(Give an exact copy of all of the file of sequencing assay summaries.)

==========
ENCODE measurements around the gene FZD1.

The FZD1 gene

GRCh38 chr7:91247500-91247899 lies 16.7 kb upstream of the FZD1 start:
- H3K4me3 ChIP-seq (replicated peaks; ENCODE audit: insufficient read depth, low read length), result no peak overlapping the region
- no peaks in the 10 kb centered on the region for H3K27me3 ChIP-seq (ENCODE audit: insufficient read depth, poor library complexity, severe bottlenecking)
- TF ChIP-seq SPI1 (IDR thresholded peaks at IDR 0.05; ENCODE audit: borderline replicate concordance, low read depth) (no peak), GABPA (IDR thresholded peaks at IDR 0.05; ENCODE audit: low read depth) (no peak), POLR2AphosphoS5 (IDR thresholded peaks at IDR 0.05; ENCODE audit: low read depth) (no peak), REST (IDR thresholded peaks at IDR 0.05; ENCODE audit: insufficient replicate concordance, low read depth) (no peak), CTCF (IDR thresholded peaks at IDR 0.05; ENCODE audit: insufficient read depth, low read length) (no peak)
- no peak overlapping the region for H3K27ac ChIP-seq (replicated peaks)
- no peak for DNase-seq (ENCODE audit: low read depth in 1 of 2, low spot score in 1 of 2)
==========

ENCODE measurements around the gene FZD1.

The FZD1 gene

GRCh38 chr7:91247500-91247899 lies 16.7 kb upstream of the FZD1 start:
- H3K4me3 ChIP-seq (replicated peaks; ENCODE audit: insufficient read depth, low read length), result no peak overlapping the region
- no peaks in the 10 kb centered on the region for H3K27me3 ChIP-seq (ENCODE audit: insufficient read depth, poor library complexity, severe bottlenecking)
- TF ChIP-seq SPI1 (IDR thresholded peaks at IDR 0.05; ENCODE audit: borderline replicate concordance, low read depth) (no peak), GABPA (IDR thresholded peaks at IDR 0.05; ENCODE audit: low read depth) (no peak), POLR2AphosphoS5 (IDR thresholded peaks at IDR 0.05; ENCODE audit: low read depth) (no peak), REST (IDR thresholded peaks at IDR 0.05; ENCODE audit: insufficient replicate concordance, low read depth) (no peak), CTCF (IDR thresholded peaks at IDR 0.05; ENCODE audit: insufficient read depth, low read length) (no peak)
- no peak overlapping the region for H3K27ac ChIP-seq (replicated peaks)
- no peak for DNase-seq (ENCODE audit: low read depth in 1 of 2, low spot score in 1 of 2)